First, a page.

I amn’t a linguist by training, but every so often I come across a peculiarity of the English language that makes me wish I were. Whether it’s the differences in zero-marking between British and American English or the fact that we can ask “Aren’t I?” but not say “I aren’t,” the language is riddled with curiosities that developed for one reason or another and, when I’m lucky, they carry funny names like the “expletive it.” I want to seize this opportunity to write down some of my thoughts on two phenomena I recently encountered for which there does not seem to be suitable references online. These notes are rough, so take it with a vaguely predicated amount of salt.
Now, I’m certainly not the first to say this, but not all of “the rules” of English make sense, nor do they always seem to help clear up meaning. Irregardless, as a former student of The Greek, The Latin, and The Arabic, I enjoy learning about these international laws governing our languages. And you should too, if for no other reason than to enforce arbitrary syntactic structures upon your peers’ utterances at the most opportune (inopportune for them, of course) times. Perhaps follow it up with a “Speak English, please” to add insult to insult. [Whenever I’m caught in this situation with my proverbial pants down, I plead ignonce.] In all seriousness though, I still find it to be a constant struggle to adhere to MLA, APA, CMS, and other TLAs and my writing is often riddled with confusing punctuation and even more perplexing quasi-verbiage.
Caveat lector: The following has some math(s), but I’ll try to keep it self-contained.
1) Perhaps no distinction annoys the Descriptivists more than the fewer vs. less divide of 1770. Purists treat this as a matter of life and death, as if it were an eleventh commandment decreed by God herself that for all instances in which objects may be counted one must use “fewer” and for all other instances one must use “less.” I very much doubt any person truly follows this to a T, and even the Merriam-Webster Dictionary of English Usage prefers the common usage of less in many instances. Notwithstanding, I believe I have found proof that this rule is not from God, but in fact man-made and impossible to satisfy. Consider the rational numbers and the real numbers, which consists of the rational numbers and the irrational numbers. There are infinitely many rational numbers and thus there are infinitely many real numbers, and certainly more real numbers than rational numbers. However, there are only countably many rational numbers while there are uncountably many real numbers. That is to say, we can count off the rational numbers in a systematic way (1/1, 1/2, 2/1, 3/1, 1/3, 1/4, 2/3, 3/2, …) whereas we cannot do so with the real numbers. Therein lies the problem. Are there fewer rational numbers than real numbers, or are there less rational numbers than real numbers? [A more symmetric phrasing is: which are there fewer/less of: rational numbers or real numbers?] In just one sentence we are talking about a single fundamental type of thing: numbers. Yet, numbers, when gathered in big enough groups, go from being countable to not. Thus it becomes ambiguous whether we ought to employ fewer or less. I do not know of other things that can be both countable and uncountable, but it seems almost ironic that “number” is the very word that leads to a contradiction of the fewer/less rule.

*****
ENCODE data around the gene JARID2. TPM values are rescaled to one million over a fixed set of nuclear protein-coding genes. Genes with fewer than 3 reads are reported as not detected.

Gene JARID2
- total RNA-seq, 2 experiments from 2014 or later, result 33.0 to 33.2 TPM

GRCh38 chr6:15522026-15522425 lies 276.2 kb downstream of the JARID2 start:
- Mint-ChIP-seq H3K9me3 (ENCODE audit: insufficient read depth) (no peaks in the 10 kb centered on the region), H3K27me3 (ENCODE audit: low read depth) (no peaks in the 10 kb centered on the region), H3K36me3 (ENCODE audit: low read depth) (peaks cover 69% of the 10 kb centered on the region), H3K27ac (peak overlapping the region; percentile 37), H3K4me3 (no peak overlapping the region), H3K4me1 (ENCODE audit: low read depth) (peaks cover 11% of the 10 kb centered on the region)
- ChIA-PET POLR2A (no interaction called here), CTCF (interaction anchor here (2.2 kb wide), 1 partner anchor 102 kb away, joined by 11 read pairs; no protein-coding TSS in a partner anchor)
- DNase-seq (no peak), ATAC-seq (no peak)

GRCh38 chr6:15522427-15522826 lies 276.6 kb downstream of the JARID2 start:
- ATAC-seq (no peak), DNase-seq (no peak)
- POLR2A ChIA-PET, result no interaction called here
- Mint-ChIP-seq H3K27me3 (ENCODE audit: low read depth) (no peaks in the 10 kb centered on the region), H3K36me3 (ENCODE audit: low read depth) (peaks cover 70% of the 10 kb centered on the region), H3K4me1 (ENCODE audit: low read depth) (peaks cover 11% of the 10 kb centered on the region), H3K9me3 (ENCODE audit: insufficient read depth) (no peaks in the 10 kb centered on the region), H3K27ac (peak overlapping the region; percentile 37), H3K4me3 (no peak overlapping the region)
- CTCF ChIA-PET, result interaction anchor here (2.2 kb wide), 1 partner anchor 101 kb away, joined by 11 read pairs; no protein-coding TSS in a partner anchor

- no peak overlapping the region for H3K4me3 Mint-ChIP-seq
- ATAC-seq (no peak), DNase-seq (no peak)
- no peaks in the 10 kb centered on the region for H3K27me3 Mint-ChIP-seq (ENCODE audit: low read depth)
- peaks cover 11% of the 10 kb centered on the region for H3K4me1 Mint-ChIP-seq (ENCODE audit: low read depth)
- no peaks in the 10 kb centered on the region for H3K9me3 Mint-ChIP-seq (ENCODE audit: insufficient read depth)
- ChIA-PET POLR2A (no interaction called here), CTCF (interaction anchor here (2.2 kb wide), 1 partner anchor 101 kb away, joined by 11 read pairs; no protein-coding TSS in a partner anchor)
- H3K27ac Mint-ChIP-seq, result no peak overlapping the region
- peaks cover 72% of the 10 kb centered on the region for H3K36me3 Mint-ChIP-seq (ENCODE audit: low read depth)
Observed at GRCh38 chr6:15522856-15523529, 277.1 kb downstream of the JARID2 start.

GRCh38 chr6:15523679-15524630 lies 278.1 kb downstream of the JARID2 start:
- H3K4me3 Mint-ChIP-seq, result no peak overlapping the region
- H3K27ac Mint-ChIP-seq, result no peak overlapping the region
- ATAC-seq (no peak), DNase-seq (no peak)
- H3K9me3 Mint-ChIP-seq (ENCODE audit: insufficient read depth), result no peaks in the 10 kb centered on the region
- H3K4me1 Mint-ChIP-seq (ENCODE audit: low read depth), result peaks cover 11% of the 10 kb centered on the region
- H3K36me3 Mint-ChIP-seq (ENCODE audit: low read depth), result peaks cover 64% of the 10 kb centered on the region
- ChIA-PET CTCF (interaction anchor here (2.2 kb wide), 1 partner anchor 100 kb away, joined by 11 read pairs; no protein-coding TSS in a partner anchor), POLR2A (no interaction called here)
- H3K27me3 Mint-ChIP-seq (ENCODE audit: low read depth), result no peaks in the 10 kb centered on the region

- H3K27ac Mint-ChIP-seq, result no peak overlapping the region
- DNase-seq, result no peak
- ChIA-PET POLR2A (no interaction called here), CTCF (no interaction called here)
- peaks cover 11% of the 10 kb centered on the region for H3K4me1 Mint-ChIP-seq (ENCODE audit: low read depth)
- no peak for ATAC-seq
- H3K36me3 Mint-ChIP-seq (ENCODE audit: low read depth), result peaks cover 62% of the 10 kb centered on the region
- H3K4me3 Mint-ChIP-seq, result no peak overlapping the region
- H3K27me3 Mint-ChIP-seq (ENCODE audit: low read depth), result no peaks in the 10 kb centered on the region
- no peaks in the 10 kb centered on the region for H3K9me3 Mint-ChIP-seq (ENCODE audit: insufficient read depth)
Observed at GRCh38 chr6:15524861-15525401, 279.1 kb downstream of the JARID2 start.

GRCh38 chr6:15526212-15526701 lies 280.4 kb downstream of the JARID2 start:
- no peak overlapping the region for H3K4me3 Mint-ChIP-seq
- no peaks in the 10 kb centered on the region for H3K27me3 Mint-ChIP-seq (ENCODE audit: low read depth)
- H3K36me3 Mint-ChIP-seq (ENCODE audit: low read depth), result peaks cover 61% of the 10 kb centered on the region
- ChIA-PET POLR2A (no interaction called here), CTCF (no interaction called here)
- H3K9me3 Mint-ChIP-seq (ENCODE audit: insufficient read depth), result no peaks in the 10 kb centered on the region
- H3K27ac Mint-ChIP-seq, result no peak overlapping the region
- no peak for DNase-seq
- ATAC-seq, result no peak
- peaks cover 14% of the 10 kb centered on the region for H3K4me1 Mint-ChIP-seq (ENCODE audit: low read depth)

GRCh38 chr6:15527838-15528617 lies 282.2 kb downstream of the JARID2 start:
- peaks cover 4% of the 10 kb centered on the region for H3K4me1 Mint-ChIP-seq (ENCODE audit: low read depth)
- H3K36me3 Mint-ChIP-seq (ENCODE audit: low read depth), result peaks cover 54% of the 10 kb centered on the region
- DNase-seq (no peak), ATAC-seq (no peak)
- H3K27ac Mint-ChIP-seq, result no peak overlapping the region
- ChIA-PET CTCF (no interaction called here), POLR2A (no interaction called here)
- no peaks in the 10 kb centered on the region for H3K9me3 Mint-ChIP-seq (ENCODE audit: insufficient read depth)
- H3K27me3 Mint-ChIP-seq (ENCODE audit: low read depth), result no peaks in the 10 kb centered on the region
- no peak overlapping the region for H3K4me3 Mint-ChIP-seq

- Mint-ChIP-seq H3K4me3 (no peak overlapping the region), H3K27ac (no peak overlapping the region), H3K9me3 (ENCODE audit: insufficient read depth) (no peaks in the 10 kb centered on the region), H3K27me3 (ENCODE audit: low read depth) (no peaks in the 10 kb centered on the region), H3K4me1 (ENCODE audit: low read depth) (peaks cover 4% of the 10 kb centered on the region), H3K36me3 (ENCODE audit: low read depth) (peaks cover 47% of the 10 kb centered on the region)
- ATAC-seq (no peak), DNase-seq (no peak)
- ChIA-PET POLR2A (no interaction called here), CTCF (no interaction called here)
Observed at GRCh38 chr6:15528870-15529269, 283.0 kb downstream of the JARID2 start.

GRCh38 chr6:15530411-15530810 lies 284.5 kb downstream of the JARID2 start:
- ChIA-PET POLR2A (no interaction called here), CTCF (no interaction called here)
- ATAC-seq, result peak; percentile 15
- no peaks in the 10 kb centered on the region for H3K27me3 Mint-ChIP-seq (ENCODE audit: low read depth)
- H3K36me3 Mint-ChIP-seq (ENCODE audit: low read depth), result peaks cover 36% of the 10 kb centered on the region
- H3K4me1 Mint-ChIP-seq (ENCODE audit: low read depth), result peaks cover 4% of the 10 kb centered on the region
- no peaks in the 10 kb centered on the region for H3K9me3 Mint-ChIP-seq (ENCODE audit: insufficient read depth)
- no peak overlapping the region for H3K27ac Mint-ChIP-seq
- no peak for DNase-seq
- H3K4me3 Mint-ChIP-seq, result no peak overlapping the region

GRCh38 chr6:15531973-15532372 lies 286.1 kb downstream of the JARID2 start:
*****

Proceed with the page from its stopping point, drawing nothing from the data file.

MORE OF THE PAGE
2) This second example has to do with adjectives, or modifiers, in a broad sense. There are lots of adjectives out there. Rumor has it, they’re in the top five most used parts of speech. As a refresher, here are some adjectives: blue, round, tall, fast, fake, honest, upcoming, fuzzy, melted, et cetera. How do adjectives work? You can learn more than you probably ever thought was possible here. There’s a surfeit of neat stuff, but let me break down the relevant bits. Functionally, what does an adjective do? It modifies a noun. How it does that depends on the adjective-noun combination.